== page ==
How do you start a cleaning business

how do you start a cleaning business

Becoming a housekeeper sounds simple. You apply to cleaning jobs on sites like and slowly start to build a group of clients who pay you to clean their houses. But if you want to make a good living in this career, you need to stop thinking like a housekeeper and start thinking like a small business owner.

Setting up a small business can be a daunting challenge and most people don't know where to start. There are start-up costs, business licenses, advertising, etc. -- all before doing any actual cleaning.

Delores Garcia*, a housekeeper in Las Vegas, and Tammy Wright*, a small-business owner in Denver, have been through it all. Garcia started out working in various casinos as a housekeeper before deciding to open her own business. After two years, she almost has more clients than she can handle. Wright runs a small housekeeping business in Denver, Colo. She went into the field fresh out of high school because, as she puts it, she is "just a bit OCD," and can appreciate her client's cleaning needs. After seven years of working for others, she decided to branch out with a couple of friends to start her own business and "has never looked back."

Here are their eleven tried-and-true

steps for setting up a successful housekeeping business:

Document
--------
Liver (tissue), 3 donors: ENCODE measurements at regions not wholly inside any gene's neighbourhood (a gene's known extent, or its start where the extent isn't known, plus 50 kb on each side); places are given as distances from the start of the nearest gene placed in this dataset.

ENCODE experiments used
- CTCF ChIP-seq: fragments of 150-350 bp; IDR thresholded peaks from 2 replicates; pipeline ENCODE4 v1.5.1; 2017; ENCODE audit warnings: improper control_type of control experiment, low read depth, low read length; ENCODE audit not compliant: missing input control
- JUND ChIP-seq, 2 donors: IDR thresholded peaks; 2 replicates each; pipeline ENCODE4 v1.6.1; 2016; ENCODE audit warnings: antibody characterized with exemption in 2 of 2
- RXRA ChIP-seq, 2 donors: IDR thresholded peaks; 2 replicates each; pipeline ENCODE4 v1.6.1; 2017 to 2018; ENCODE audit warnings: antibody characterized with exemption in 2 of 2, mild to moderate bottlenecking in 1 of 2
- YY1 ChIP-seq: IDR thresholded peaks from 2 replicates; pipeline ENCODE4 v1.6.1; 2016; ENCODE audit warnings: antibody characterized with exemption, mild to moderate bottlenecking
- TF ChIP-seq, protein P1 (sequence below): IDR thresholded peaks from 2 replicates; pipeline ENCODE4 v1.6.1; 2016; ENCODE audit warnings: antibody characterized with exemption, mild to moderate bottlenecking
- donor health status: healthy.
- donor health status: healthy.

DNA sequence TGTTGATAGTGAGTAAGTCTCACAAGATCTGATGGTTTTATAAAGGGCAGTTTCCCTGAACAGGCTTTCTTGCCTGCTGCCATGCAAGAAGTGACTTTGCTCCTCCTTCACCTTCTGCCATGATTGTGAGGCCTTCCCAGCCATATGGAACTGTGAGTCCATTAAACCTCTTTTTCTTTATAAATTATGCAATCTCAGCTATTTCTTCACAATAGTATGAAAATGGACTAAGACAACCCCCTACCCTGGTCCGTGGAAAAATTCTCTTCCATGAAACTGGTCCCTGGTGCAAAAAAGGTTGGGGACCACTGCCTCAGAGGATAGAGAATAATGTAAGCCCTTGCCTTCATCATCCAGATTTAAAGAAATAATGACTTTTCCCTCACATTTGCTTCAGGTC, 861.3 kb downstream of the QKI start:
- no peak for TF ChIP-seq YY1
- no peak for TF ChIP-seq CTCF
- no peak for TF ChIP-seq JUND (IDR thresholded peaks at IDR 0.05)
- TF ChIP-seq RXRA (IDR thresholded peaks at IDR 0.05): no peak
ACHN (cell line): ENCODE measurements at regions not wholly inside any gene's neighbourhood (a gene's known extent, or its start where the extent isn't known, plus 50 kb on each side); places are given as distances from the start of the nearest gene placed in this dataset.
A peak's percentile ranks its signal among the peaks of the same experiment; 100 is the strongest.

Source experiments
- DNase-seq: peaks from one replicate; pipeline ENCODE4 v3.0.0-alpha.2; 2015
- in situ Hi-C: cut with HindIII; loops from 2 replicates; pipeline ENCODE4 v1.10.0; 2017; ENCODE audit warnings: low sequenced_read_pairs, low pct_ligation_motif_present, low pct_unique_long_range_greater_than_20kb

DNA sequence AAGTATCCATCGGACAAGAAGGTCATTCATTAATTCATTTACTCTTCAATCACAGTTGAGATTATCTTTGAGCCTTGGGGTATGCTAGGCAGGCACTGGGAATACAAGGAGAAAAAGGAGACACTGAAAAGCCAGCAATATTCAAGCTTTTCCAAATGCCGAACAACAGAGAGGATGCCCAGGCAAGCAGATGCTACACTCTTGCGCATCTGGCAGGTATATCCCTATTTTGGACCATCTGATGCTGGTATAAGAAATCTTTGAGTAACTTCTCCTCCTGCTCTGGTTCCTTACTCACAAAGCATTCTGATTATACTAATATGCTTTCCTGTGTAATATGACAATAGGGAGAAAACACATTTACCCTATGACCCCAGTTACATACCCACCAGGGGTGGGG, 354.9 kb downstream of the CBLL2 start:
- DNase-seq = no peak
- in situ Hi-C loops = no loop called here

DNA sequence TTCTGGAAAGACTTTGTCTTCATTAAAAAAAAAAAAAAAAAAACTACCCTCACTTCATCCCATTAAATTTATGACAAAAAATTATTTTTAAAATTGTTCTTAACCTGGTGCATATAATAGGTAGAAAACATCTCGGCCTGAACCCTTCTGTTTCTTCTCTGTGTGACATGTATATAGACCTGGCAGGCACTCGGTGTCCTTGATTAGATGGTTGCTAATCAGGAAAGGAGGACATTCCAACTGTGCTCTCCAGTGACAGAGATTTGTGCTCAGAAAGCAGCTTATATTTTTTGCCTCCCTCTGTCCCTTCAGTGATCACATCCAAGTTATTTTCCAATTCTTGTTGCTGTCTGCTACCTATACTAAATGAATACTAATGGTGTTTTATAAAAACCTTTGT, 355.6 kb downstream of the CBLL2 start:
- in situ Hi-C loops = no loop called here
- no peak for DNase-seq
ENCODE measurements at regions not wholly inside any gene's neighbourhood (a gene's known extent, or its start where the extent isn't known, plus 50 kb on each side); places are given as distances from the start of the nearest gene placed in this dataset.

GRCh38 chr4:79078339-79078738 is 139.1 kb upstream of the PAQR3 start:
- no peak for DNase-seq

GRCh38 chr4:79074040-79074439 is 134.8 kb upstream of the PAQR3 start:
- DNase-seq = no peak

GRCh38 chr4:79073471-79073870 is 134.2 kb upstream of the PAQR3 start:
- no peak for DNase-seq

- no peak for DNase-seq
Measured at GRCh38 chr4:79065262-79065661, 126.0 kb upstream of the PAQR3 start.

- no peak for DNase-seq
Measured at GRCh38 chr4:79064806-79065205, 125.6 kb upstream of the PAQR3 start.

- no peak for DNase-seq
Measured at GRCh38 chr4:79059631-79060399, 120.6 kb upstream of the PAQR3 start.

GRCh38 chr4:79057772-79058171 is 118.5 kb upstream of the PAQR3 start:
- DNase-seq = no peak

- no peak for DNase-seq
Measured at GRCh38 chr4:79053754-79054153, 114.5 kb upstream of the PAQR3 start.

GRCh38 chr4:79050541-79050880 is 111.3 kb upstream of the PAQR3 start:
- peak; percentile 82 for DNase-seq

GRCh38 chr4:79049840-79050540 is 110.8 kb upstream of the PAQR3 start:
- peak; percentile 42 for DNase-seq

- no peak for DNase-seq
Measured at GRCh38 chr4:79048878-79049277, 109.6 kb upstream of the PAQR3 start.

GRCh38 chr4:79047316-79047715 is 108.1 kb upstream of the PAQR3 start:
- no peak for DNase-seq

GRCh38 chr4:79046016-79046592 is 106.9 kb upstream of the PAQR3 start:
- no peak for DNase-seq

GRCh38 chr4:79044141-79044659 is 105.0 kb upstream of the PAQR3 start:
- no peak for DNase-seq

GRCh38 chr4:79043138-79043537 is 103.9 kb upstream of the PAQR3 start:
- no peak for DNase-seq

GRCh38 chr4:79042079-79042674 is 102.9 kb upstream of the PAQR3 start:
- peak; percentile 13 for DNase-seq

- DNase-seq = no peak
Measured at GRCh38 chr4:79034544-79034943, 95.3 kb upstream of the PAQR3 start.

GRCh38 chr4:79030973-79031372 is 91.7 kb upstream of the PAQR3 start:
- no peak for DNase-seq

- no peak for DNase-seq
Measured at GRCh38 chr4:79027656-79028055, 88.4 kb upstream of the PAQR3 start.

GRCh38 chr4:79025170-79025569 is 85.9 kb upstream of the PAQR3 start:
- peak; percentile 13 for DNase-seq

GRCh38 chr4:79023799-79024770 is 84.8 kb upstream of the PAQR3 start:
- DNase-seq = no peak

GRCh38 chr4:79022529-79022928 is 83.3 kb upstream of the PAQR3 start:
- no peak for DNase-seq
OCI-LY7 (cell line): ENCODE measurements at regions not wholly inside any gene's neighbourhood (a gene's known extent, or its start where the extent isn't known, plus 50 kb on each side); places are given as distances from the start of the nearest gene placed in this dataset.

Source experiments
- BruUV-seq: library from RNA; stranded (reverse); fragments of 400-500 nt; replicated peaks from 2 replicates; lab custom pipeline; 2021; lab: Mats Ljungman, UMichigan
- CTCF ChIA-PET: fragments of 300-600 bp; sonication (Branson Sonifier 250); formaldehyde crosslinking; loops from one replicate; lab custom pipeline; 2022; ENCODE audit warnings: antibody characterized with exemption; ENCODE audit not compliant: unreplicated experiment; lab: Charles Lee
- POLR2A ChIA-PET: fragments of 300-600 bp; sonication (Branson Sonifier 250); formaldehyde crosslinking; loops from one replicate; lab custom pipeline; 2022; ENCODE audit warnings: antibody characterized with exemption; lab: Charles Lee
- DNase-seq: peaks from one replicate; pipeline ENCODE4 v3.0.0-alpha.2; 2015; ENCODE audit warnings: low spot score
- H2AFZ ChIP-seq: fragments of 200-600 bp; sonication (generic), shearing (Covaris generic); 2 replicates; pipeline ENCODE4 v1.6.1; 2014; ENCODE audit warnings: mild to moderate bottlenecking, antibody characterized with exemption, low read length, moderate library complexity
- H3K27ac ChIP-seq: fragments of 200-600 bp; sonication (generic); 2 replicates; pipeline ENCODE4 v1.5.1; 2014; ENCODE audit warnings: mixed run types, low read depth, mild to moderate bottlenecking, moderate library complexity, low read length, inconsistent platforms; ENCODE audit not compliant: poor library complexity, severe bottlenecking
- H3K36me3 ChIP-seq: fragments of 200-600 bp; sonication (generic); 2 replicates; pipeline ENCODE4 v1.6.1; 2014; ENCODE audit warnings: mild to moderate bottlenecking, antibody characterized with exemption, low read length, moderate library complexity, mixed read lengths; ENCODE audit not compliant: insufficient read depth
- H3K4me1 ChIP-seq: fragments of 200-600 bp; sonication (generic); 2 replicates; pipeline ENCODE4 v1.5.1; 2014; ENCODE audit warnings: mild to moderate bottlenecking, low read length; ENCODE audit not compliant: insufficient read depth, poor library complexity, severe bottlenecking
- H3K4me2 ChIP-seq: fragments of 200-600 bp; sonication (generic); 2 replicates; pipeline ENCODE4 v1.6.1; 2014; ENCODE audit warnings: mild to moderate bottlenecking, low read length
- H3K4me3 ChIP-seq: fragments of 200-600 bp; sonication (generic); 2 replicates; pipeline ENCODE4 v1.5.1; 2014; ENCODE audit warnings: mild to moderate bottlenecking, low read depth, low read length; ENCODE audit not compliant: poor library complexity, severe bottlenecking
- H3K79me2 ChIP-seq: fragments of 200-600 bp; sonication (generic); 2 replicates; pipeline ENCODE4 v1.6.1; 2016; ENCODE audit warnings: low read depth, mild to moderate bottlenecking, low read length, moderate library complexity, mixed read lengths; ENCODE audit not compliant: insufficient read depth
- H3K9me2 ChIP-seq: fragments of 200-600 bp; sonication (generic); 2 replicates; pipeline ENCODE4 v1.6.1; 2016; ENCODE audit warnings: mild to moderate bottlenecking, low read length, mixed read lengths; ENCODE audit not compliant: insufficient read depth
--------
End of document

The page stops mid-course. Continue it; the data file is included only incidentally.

Ask Questions

If you have a family, your small business will likely begin by discussing with family members the impact starting a business will have on your family. Other questions you'll have to answer include:

  • Will you do it all yourself or hire employees?
  • Is this a part-time or full-time business?
  • Do you want to hire strangers or work with family and friends?
  • How many staff/employees will you need?
  • What will your role be: worker or manager?
  • Do you have business skills, or does anyone involved have experience or training to run a business?
  • How will payroll work?
  • How much do you think you will be able to pay your workers and yourself?

Garcia and her family work jointly to make her business a success, while Wright and two friends took the leap together.

Go to School

There are tons of details and specifics involved with running your own business -- and they change depending on where you live. Take classes at local community centers, small business organizations or even a community. Both Garcia and Wright signed up for classes and it made them business owners.


Category: Personal Finance

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